Smaller hospitals are also taking new steps to develop antibiotic stewardship best practices. Researchers at Intermountain Healthcare and University of Utah Health in Salt Lake City have completed a study identifying strategies to help community hospitals with fewer than 200 beds develop more effective antibiotic stewardship programs.
In comparing three such programs in 15 small hospitals within Intermountain Healthcare for 15 months, researchers found the most effective program brought together infectious disease physicians and pharmacists at a central hospital with local pharmacists. These integrated programs reduced broad-spectrum antibiotic use by nearly 25% and total antibiotic use by 11%.
Each of the hospitals involved in the study was randomly assigned to one of three program types to determine which was most effective in reducing broad-spectrum antibiotic use. While having 24/7 access to infectious disease physicians via a hotline proved popular, this on its own wasn’t enough. Hospitals that were able to reduce antibiotic use applied the following strategies:
> Provided more advanced antibiotic stewardship education
> Provided a 24/7 infectious disease hotline staffed by infectious disease specialists
> Implemented a pharmacy-based initiative in which local pharmacists reviewed most antibiotic prescriptions and provided recommendations for improvement to prescribers
> Restricted certain broad-spectrum antibiotics, with only centralized infectious disease pharmacists able to approve their use
> Had infectious disease specialists review selected microbiology results and speak with local providers about recommendations for treatment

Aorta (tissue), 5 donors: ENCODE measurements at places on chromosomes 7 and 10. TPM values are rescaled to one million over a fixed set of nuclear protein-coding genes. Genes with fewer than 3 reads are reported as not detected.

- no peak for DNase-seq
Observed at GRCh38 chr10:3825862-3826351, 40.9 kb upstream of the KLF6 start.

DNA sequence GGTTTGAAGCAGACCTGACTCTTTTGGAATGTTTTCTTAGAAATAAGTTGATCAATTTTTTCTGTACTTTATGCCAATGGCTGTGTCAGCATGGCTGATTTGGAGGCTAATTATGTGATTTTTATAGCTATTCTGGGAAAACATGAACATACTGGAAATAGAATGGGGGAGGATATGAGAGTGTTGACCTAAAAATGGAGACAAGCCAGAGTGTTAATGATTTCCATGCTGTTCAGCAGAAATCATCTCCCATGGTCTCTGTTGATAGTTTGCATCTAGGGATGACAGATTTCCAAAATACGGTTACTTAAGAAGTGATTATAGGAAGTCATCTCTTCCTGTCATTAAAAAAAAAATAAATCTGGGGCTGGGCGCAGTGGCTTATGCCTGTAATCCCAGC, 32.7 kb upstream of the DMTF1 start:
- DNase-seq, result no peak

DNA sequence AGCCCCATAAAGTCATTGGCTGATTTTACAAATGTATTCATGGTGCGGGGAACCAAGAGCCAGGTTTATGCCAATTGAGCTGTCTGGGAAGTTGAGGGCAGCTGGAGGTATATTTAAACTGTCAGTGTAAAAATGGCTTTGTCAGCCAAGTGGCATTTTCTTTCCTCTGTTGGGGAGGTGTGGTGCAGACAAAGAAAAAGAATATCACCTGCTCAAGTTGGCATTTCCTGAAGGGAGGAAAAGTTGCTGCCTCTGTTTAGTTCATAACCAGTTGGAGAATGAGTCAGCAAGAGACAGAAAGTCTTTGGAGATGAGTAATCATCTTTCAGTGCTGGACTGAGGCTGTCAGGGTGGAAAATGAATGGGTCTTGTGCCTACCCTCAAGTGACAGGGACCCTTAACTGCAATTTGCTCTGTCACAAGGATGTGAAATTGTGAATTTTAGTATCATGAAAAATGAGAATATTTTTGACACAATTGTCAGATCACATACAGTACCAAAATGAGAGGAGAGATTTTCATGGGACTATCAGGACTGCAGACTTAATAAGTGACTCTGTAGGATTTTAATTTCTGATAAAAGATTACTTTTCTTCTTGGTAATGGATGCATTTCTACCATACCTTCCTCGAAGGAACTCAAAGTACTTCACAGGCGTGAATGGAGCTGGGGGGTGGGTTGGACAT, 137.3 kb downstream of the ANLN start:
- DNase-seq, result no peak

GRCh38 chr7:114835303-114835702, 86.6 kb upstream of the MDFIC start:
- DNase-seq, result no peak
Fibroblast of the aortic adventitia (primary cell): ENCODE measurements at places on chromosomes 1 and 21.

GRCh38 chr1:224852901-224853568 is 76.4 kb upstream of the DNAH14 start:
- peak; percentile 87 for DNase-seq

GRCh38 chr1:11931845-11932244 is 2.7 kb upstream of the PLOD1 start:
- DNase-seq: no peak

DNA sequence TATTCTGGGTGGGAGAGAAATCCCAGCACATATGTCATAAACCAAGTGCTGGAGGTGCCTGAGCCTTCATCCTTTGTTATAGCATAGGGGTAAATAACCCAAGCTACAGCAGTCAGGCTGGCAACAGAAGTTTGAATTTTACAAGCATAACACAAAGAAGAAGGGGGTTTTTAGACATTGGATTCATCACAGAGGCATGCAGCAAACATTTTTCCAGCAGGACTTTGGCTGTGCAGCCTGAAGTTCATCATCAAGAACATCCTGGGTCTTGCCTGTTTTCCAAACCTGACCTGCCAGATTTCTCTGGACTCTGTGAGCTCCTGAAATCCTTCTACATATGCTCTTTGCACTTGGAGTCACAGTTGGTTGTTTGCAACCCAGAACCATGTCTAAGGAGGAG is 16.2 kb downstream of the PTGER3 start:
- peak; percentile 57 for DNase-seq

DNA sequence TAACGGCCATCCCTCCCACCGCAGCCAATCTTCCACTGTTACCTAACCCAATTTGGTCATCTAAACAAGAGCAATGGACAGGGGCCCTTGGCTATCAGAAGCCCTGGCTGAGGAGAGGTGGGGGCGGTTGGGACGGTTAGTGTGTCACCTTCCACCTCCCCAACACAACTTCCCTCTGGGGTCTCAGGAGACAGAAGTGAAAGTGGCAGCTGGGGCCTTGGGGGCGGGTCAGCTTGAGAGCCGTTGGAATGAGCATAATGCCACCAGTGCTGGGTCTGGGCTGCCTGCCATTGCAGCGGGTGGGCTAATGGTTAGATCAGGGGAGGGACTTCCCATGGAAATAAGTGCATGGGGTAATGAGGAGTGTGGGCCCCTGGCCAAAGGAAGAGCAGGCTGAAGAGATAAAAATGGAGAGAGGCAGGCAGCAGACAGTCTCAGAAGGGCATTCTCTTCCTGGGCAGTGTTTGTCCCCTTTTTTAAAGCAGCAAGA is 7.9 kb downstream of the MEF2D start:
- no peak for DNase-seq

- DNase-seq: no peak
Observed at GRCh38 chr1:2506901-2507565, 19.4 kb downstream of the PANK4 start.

“Having an antibiotic stewardship program in place that ensures the right antibiotic is used for the right patient, at the right time, in the right dose and route, and for the right duration will help us protect the effectiveness of the antibiotics we use,” comments Eddie Stenehjem, MD, lead author and an infectious disease specialist with Intermountain Medical Center.
The bottom line, however, is that an ideal program has not yet been established and more research needs to be done to identify the right solution.
Inconsistent expectations for infection prevention
Of course, antibiotic use is not the only risk factor for the increase in community-associated C. diff infections, as noted in the Open Forum articles. The other leading risk is one that highlights a glaring shortcoming in many ambulatory care centers.
“Most freestanding clinics and EDs do not have trained infection preventionists,” points out Angela Vassallo, MPH, MS, CIC, FAPIC, vice chair of the Communications Committee within the Association for Professionals in Infection Control and Epidemiology (APIC).
Even in ambulatory care centers with on-staff infection preventionists, there tend to be major gaps in how infection control is managed, Vassallo finds. “In most outpatient settings, the title ‘infection preventionist’ is often handed to someone who has little to no training or experience in infection prevention and who has several other job responsibilities,” she says. “This makes it difficult—especially for those who have very little training—to focus on the task of preventing infections. It’s a big job that requires constant focus and agility. Infection preventionists must know their staff’s practices and their facility’s risks in order to improve them.”